Coincidentally, the JTA reported yesterday that a Jewish day school in Russia âwas cited for excluding students whose mothers are not Jewish.â Upon their warning, the school changed its policy and no longer requires students to prove their Jewish ancestry.
There is a lot at play here in both these cases â who is Jewish, who decides who is Jewish, and should it be up to others to make that decision? We believe one branch of Judaism should not be in a position to answer these questions for everyone else. Actions and deeds should be enough to demonstrate if someone is indeed living a Jewish life. Why should it matter if someone converted in an Orthodox, Conservative, or Reform ceremony? And what about children of intermarriage whose mother hasnât converted? If they are being raised in a Jewish home, is it fair to call them ânon-Jewsâ and deny them a place in our community?
We should be encouraging intermarried/interpartnered families, whether or not the non-Jewish spouse has converted, to make more Jewish choices. Creating barriers for these families sends the message that we donât want them, which couldnât be further from the truth.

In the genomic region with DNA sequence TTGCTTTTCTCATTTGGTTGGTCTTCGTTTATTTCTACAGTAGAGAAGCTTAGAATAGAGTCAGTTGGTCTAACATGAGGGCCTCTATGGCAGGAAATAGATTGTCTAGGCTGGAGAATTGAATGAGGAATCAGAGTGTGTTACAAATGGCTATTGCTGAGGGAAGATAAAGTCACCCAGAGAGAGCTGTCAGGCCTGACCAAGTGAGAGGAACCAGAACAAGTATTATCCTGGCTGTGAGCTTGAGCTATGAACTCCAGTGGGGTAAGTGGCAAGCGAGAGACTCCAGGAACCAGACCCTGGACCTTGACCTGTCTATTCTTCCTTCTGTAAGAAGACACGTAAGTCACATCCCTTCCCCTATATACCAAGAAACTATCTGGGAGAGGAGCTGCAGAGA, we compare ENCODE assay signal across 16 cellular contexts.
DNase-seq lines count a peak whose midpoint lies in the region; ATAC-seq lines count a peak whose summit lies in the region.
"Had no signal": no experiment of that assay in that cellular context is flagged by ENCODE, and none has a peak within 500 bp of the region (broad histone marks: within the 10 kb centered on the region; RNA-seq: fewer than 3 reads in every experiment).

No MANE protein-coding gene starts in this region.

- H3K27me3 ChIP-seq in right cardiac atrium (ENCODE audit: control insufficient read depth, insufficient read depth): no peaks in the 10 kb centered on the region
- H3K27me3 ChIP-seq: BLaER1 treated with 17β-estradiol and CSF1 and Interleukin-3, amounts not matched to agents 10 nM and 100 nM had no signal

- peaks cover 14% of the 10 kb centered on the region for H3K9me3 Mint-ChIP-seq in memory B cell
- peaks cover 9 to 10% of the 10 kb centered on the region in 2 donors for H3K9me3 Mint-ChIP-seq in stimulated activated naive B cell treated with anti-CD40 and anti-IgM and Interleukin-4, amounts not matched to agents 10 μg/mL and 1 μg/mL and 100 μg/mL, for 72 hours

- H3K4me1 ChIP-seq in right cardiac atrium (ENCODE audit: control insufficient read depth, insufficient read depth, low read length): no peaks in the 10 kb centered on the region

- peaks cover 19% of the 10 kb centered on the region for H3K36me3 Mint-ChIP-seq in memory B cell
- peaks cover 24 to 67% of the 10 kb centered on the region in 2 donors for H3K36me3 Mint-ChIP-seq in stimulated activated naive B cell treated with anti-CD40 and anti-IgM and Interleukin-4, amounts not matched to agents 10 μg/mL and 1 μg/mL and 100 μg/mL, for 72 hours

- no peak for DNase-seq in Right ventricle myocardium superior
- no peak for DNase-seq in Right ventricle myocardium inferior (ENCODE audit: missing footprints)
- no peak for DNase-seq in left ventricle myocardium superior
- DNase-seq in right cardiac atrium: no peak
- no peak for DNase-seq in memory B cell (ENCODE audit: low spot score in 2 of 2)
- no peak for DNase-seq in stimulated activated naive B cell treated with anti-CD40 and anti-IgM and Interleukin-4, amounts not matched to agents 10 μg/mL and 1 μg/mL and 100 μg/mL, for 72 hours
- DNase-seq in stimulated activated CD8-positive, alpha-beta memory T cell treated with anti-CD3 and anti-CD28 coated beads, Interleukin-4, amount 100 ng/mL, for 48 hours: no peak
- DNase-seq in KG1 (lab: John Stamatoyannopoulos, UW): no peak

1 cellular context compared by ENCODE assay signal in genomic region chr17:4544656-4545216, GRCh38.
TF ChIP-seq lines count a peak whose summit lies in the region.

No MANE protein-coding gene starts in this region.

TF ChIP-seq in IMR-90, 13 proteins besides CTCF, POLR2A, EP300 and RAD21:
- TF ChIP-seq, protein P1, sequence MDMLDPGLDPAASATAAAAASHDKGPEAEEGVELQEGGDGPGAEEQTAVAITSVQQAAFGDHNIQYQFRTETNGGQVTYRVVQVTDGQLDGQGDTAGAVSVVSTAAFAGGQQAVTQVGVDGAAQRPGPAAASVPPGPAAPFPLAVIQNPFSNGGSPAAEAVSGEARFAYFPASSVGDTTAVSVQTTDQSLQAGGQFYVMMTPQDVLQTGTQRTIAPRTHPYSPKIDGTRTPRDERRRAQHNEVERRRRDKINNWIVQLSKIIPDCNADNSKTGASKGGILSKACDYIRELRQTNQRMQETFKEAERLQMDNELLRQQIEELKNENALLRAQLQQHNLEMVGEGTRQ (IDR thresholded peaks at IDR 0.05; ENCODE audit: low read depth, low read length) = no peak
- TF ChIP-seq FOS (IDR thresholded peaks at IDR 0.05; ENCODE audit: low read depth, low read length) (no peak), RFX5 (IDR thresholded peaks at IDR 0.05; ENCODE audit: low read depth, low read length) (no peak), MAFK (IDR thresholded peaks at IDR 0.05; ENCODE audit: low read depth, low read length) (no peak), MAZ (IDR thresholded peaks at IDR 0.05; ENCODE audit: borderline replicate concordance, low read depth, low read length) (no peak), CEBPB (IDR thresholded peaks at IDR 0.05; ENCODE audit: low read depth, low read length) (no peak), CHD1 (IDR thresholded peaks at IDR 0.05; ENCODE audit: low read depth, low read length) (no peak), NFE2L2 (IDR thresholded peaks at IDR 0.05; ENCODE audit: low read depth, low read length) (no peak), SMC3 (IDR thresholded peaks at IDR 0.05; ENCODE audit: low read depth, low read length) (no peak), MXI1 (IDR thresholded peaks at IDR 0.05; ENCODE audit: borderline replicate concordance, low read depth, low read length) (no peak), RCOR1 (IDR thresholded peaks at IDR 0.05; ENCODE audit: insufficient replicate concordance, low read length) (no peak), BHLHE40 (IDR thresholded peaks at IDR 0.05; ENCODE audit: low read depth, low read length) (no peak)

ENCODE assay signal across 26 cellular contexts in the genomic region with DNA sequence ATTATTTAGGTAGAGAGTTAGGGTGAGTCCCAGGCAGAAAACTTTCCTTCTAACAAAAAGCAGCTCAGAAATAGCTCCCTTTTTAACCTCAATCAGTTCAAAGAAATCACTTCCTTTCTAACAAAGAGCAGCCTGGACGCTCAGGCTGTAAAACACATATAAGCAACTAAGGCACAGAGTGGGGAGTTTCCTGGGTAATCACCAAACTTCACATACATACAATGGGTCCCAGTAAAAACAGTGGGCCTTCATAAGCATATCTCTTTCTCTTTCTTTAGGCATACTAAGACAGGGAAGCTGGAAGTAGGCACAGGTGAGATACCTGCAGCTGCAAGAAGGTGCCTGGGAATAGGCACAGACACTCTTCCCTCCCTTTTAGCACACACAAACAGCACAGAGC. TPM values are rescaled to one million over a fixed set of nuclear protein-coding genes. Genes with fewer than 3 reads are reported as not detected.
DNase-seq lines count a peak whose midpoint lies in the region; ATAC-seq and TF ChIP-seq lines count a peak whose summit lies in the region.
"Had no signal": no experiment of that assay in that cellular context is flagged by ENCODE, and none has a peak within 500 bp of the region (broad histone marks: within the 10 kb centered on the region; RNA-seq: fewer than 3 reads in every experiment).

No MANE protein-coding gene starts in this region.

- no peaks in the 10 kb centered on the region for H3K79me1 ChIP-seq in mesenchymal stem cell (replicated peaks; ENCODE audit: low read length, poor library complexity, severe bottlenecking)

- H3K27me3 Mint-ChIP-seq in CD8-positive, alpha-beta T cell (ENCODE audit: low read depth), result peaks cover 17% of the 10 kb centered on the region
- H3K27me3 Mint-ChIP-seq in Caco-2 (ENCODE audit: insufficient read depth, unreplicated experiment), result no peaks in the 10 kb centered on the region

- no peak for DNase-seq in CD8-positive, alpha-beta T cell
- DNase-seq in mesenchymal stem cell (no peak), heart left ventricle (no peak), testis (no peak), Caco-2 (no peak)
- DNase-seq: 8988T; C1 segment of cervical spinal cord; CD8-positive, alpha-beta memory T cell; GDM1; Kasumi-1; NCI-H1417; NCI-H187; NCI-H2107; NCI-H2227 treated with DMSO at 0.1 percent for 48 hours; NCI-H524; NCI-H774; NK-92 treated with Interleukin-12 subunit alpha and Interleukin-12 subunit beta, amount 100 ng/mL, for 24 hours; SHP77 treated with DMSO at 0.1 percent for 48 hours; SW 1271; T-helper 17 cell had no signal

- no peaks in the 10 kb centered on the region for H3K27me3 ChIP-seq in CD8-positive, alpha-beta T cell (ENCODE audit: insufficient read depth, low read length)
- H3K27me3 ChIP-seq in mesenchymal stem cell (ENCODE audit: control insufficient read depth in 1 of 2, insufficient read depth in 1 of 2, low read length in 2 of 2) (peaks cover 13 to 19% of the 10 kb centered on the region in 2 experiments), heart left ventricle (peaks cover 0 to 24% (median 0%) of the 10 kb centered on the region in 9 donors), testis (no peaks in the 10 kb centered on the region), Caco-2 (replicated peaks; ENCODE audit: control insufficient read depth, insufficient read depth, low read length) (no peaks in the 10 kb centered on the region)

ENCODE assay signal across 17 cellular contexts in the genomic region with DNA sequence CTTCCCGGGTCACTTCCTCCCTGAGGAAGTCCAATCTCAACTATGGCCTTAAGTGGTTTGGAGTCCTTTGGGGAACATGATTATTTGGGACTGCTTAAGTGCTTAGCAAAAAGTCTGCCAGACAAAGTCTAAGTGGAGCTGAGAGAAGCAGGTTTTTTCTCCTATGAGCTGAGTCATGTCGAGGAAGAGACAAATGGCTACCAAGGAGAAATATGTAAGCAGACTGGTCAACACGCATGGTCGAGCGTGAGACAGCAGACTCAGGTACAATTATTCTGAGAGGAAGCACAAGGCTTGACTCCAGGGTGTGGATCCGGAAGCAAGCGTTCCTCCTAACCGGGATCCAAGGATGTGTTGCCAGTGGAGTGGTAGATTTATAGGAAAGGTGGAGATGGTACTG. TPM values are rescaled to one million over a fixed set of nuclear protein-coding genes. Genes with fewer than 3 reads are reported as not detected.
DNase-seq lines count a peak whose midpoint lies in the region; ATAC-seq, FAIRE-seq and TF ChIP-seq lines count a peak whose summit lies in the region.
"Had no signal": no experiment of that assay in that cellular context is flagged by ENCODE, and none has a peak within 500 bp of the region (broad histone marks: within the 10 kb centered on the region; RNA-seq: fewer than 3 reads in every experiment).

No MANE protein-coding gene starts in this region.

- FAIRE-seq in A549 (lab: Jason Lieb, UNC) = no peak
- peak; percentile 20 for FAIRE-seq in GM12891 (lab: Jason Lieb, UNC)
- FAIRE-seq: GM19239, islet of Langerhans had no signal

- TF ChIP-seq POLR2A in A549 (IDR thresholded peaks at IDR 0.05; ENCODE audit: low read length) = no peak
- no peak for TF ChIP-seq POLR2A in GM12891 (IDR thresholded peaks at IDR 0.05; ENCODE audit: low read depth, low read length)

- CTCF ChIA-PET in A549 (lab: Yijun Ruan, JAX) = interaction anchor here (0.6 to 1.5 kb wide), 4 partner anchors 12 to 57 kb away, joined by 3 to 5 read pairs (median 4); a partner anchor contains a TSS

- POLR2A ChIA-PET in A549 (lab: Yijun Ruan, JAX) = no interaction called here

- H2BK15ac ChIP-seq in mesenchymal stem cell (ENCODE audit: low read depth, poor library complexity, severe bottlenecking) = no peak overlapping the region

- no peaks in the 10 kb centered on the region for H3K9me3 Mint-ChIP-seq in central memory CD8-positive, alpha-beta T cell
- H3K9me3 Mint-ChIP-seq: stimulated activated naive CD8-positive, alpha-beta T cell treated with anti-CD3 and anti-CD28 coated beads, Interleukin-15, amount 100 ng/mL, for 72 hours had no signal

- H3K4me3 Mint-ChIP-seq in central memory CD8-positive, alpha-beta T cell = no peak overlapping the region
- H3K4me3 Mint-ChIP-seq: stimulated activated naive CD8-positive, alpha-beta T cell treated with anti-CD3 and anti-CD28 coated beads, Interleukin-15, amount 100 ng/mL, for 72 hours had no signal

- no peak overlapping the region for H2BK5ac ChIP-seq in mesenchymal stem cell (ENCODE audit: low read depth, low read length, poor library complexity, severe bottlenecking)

Itâs been over 25 years since the Reform Movement voted to accept as Jews the children of patrilineal descent. Despite the vehement opposition of both the Orthodox and Conservative denominations at the time, the Jewish community is still standing. And by many counts, itâs much stronger.
Writing in the (New York) Jewish Week, Julie Weiner took a look back to see how the groundbreaking resolution has impacted the Jewish community. She writes:
The decision, along with outreach efforts to make interfaith families feel welcome in its synagogues, is widely credited as being a huge factor in the Reform movement surpassing the Conservative movement to become the largest stream of American Judaism.